Choose a place that has something for your dogs to do. It doesn’t take much – an open space and a safe water body.
What should you carry?
While it’s good for dogs to have new experiences, it’s critical that you maintain some sense of routine and familiarity for them. So carry their things, items that make them feel secure – bed, bowls, toys, chewies, an extra set of harness, collar and leash, and so on. We have a bag that’s dedicated for them, it resembles a diaper bag in structure, so we compartmentalise their things. I often include their towels and bathing accessories because they insist on diving into the filthiest pond, so this always comes in handy. A basic first-aid kit is critical to your dog’s travel bag because you cannot always control a nosey nose.
I don’t read the newspaper, but I do subscribe to it so we carry them on road trips; they’re just super handy.
How do you prepare for travel?
This is where knowing your dogs comes in handy. Our dogs have motion sickness, so we choose to travel at the break of dawn, while they are on an empty stomach. We also have never travelled with them on more than a seven hour journey and if you are doing a longer journey, make sure you look up places you can stay at on the way to break up the monotony of the car ride. You can line the car seats with bedsheets or anything else to keep them comfortable and also hook them up to a seat belt for dogs. I personally haven’t tried this because the car seat we use is like a cocoon in itself. We tend to pack the night before, just so we are not stressed out before travel. Dogs are very intuitive and you really want them to feel safe and calm before a trip.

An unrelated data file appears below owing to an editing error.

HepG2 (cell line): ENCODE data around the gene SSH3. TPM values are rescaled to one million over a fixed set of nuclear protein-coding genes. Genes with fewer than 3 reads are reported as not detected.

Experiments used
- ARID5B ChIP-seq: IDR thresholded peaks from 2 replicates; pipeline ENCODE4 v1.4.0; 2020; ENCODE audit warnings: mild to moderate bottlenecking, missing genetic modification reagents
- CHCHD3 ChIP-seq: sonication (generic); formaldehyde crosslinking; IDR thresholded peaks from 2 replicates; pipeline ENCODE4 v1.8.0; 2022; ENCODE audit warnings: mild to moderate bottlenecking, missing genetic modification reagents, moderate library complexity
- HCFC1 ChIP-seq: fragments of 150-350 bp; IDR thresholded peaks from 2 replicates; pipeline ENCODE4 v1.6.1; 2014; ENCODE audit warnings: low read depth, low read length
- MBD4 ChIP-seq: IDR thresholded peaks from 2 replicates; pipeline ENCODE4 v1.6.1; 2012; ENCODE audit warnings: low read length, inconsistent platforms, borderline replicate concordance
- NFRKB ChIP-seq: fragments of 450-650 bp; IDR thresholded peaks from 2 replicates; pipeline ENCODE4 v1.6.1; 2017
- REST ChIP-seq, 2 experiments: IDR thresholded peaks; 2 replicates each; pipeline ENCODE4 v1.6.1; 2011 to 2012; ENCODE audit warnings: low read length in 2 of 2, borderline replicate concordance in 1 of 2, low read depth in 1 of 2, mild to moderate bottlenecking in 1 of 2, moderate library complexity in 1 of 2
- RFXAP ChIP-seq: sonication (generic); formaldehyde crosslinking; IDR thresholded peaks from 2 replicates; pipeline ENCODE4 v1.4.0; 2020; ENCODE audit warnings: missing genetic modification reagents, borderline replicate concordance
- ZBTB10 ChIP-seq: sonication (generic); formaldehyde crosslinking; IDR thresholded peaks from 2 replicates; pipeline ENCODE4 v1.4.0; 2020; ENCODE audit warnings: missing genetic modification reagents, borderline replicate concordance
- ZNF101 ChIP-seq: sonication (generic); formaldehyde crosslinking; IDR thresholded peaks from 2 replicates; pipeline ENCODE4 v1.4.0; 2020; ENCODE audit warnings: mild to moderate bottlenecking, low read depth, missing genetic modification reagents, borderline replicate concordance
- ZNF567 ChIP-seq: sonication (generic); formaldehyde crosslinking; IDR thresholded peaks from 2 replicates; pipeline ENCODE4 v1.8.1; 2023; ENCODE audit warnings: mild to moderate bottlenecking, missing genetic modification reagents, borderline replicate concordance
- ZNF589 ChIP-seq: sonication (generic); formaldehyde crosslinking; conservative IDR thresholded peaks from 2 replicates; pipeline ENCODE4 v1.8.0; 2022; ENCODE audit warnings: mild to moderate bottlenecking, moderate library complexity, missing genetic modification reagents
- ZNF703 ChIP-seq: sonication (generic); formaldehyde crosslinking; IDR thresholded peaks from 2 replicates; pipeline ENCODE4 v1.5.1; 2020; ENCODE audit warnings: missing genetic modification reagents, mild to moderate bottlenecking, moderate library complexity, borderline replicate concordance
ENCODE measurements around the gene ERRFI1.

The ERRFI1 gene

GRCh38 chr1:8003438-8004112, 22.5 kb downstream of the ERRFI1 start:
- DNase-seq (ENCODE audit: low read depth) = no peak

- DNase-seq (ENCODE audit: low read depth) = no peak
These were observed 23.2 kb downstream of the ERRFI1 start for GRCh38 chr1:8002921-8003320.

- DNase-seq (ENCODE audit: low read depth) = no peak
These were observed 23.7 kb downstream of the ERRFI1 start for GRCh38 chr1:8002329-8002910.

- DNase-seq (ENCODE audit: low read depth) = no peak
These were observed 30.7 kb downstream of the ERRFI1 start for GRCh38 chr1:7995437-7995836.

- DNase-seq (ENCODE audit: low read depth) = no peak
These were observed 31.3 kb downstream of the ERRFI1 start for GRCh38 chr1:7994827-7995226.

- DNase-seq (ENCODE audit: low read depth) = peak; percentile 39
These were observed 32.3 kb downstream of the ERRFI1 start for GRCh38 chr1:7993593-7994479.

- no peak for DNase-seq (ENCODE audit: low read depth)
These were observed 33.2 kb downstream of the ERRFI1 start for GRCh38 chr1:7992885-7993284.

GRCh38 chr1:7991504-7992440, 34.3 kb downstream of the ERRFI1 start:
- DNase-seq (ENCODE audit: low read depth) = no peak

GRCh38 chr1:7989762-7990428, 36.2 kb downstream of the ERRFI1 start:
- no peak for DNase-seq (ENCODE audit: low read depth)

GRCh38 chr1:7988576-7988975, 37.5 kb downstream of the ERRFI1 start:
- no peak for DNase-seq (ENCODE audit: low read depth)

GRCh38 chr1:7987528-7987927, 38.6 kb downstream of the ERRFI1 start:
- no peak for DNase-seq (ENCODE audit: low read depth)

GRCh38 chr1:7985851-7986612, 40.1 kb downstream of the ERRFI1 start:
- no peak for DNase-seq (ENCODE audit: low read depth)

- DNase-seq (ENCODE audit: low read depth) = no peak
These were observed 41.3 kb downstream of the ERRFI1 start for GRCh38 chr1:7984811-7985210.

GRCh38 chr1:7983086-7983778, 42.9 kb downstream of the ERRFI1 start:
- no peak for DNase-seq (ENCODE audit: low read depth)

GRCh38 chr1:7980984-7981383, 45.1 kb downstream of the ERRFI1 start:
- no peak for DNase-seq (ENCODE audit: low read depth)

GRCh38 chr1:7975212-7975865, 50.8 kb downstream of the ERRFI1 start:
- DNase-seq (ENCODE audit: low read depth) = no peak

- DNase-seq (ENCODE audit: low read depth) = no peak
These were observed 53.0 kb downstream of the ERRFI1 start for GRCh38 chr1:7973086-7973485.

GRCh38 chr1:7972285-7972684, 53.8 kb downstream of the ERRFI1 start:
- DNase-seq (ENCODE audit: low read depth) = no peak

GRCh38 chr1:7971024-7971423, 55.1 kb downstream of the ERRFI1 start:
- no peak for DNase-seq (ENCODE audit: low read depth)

Sometimes, especially if the journey is long, you may need to stop for toilet breaks. It is seriously important that you choose areas off the highway that are quiet and safe for them to go. Always keep them hooked on the leash and keep a close watch on them and the surrounding to ensure their safety.
What are the essential things to remember?